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Session Tokens - Balancing Usability & Security

Learn from Okta's 2023 breach—stolen session tokens exposed in HAR files. Lessons on JWTs, session cookie security, and vital config changes for Okta, Keycloak, and AWS Cognito. Dive into defense in depth with CoGuard for configurations across your infrastructure layers.

Albert Heinle
Written by
Albert Heinle

In October 2023, Okta reported a breach of their support system:

This breach contains lessons for system administrators and a reminder about the shared-responsibility policy for cloud vendors that we already touched on in Shared Responsibility for PaaS configuration.

Session tokens: Balancing Usability & Security

The bad actor in the Okta breach compromised user sessions by capturing session tokens from customer’s administrators accounts. The credentials were accessed by stealing HTTP Response Archive (HAR) files, the most common mechanism for troubleshooting, on Okta’s customer support system. HAR files contain a record of a user’s browser session, a step-by-step audit that a user can share with the help desk to debug or diagnose an issue. HAR file captures can contain a lot of information including: request and response headers, payload content, timing information and within this information they contain session cookies. Session cookies allow web applications to maintain stateful information across web sessions, like how you’re able to stay logged in for a period of time even if you close the page. HAR files are an incredibly useful tool for developers, support teams and administrators providing a common one-click solution to share diagnostic information between an end user and the team. 

Where it gets really interesting is these HAR Files contained JSON Web Tokens (JWT). A lot of web applications use JWTs to manage user sessions, authentication, authorization and single sign on. JWTs are a convenient, structured way to transmit data securely over the web. A JWT consists of three parts – header, payload and a signature. JWTs are stateless and can contain user data directly. And it’s really, really bad if someone steals your JWT. JWTs are used to identify users and if an attacker has stolen the JWTs they have access to the accounts and services in the same way as the user. The attacker can make service changes, account updates, access sensitive information, etc. The only real protection is that JWT can be configured to automatically expire.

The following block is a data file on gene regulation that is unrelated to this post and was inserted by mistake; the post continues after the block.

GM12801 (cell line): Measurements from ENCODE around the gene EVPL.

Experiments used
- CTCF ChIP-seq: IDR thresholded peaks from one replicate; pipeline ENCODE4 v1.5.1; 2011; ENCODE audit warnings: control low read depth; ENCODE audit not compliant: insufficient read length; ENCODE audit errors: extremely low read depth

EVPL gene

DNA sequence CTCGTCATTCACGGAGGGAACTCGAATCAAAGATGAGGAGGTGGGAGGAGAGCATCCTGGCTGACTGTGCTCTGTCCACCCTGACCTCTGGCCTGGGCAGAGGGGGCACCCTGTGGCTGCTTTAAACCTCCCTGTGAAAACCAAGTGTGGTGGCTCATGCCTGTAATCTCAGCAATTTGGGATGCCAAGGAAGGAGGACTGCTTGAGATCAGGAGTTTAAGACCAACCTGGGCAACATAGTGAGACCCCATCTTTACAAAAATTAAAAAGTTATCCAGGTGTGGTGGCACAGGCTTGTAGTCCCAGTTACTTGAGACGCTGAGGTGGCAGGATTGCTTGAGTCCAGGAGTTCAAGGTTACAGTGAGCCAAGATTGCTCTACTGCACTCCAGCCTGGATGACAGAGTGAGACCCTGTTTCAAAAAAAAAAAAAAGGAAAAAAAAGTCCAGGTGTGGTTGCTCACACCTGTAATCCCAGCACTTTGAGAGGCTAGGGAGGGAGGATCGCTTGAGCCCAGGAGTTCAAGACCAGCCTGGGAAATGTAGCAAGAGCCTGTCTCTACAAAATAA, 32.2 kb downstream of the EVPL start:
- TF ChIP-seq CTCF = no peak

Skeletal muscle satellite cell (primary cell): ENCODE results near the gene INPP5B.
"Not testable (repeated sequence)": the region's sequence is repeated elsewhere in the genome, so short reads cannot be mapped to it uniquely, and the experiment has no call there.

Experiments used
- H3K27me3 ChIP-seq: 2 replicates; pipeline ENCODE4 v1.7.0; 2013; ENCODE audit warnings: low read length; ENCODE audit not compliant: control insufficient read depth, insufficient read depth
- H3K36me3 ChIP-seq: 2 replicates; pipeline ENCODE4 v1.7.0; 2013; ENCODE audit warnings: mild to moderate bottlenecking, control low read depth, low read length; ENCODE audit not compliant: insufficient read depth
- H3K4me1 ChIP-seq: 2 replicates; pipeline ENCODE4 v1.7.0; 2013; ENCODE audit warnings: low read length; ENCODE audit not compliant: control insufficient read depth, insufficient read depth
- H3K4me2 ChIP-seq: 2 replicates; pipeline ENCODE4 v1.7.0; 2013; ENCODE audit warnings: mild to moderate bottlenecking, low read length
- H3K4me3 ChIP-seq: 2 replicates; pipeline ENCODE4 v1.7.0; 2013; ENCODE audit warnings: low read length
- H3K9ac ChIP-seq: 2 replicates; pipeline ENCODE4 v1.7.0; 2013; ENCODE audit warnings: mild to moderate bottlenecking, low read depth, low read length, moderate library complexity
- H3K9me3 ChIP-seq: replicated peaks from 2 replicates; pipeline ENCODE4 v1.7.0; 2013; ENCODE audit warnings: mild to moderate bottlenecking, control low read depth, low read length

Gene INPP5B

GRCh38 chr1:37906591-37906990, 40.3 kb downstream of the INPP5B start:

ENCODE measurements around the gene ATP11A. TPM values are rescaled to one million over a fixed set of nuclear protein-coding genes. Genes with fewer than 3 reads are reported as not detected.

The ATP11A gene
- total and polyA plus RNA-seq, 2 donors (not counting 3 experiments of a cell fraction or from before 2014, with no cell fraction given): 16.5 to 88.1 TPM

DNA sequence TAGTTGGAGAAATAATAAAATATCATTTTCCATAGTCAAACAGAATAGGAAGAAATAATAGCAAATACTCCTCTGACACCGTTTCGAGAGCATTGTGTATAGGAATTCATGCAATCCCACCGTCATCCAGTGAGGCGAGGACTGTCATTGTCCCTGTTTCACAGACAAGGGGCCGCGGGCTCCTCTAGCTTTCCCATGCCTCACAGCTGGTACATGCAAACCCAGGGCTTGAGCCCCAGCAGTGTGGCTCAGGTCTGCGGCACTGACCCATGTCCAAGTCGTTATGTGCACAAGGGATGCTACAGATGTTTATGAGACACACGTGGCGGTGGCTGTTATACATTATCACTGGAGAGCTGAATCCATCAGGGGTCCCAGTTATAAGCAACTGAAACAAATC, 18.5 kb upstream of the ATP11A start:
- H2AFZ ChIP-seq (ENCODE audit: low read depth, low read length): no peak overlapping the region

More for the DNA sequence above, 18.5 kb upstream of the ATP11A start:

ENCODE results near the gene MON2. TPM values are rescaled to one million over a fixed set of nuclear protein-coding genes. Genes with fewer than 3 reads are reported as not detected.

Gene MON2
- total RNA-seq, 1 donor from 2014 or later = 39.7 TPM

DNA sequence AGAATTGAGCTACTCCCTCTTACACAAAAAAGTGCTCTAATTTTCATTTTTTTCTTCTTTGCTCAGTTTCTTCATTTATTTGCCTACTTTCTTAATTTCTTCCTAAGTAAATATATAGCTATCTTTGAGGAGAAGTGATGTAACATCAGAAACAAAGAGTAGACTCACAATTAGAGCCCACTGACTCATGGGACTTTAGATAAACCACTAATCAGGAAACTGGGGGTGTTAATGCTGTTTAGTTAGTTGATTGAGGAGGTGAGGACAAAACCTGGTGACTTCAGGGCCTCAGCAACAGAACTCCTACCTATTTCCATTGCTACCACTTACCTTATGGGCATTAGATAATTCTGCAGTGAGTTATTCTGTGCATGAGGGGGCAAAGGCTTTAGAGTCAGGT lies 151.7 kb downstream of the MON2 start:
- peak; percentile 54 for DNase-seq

We were surprised that the session tokens were in the HAR files and that the tokens were still valid. 

There are 2 quick changes to the support team and infrastructure as a result of this breach. 

  1. Sanitize your HAR files

    Before a user uploads a file, the files should be sanitized by the user to remove sensitive information including access tokens. Cloudflare has published a HAR Sanitizer which can be remove sensitive information client side (source repository). Support documentation should be updated to include similar tools.

  2. Review / Update Authentication System Access Token Settings

    Most authentication systems, including Okta, Auth0, AWS Incognito and Keycloak, follow the OAuth2 standard. The OAuth2 standard defines both an access token and a refresh token. These token have a deliberately short lifespan because anyone with a token can access the resources that the token allows. The disadvantage to setting both tokens to a short period is that each time an access token expires you need to request user credentials. Refresh tokens can help balance usability with security, allowing users to stay authenticated for longer periods without repeating the authentication process.

    “You might notice that the “expires_in” property refers to the access token, not the refresh token. The expiration time of the refresh token is intentionally never communicated to the client. This is because the client has no actionable steps it can take even if it were able to know when the refresh token would expire. There are also many reasons refresh tokens may expire prior to any expected lifetime of them as well.” -- OAuth2 Refresh Tokens